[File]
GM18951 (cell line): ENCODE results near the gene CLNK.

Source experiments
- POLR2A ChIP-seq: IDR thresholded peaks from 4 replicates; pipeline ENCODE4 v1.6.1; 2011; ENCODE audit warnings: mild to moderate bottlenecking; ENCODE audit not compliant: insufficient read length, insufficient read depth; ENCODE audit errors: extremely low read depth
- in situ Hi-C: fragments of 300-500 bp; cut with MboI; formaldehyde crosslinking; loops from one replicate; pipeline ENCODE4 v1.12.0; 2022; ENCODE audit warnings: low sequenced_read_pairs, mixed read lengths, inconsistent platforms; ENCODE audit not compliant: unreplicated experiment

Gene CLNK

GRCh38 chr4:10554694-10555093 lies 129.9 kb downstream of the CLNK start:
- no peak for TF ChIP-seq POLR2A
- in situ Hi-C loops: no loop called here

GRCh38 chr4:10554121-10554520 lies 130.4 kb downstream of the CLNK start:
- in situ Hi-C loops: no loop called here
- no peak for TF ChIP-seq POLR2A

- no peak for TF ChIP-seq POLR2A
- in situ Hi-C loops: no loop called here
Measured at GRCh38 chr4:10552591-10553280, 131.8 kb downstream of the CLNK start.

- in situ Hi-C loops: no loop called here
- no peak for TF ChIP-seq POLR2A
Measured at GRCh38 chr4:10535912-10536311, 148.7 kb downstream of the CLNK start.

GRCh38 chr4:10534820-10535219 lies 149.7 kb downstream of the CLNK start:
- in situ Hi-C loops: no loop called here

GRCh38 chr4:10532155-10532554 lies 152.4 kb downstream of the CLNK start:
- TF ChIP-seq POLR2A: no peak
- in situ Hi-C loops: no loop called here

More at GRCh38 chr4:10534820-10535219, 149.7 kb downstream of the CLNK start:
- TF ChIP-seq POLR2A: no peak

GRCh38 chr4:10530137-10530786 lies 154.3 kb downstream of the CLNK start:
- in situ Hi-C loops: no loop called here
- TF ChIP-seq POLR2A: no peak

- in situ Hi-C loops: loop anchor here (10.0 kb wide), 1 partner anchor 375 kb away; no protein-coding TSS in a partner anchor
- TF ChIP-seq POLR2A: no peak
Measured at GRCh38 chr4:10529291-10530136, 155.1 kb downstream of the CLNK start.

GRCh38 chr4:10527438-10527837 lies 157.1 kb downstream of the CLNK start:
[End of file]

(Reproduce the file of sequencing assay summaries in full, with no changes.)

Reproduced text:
GM18951 (cell line): ENCODE results near the gene CLNK.

Source experiments
- POLR2A ChIP-seq: IDR thresholded peaks from 4 replicates; pipeline ENCODE4 v1.6.1; 2011; ENCODE audit warnings: mild to moderate bottlenecking; ENCODE audit not compliant: insufficient read length, insufficient read depth; ENCODE audit errors: extremely low read depth
- in situ Hi-C: fragments of 300-500 bp; cut with MboI; formaldehyde crosslinking; loops from one replicate; pipeline ENCODE4 v1.12.0; 2022; ENCODE audit warnings: low sequenced_read_pairs, mixed read lengths, inconsistent platforms; ENCODE audit not compliant: unreplicated experiment

Gene CLNK

GRCh38 chr4:10554694-10555093 lies 129.9 kb downstream of the CLNK start:
- no peak for TF ChIP-seq POLR2A
- in situ Hi-C loops: no loop called here

GRCh38 chr4:10554121-10554520 lies 130.4 kb downstream of the CLNK start:
- in situ Hi-C loops: no loop called here
- no peak for TF ChIP-seq POLR2A

- no peak for TF ChIP-seq POLR2A
- in situ Hi-C loops: no loop called here
Measured at GRCh38 chr4:10552591-10553280, 131.8 kb downstream of the CLNK start.

- in situ Hi-C loops: no loop called here
- no peak for TF ChIP-seq POLR2A
Measured at GRCh38 chr4:10535912-10536311, 148.7 kb downstream of the CLNK start.

GRCh38 chr4:10534820-10535219 lies 149.7 kb downstream of the CLNK start:
- in situ Hi-C loops: no loop called here

GRCh38 chr4:10532155-10532554 lies 152.4 kb downstream of the CLNK start:
- TF ChIP-seq POLR2A: no peak
- in situ Hi-C loops: no loop called here

More at GRCh38 chr4:10534820-10535219, 149.7 kb downstream of the CLNK start:
- TF ChIP-seq POLR2A: no peak

GRCh38 chr4:10530137-10530786 lies 154.3 kb downstream of the CLNK start:
- in situ Hi-C loops: no loop called here
- TF ChIP-seq POLR2A: no peak

- in situ Hi-C loops: loop anchor here (10.0 kb wide), 1 partner anchor 375 kb away; no protein-coding TSS in a partner anchor
- TF ChIP-seq POLR2A: no peak
Measured at GRCh38 chr4:10529291-10530136, 155.1 kb downstream of the CLNK start.

GRCh38 chr4:10527438-10527837 lies 157.1 kb downstream of the CLNK start: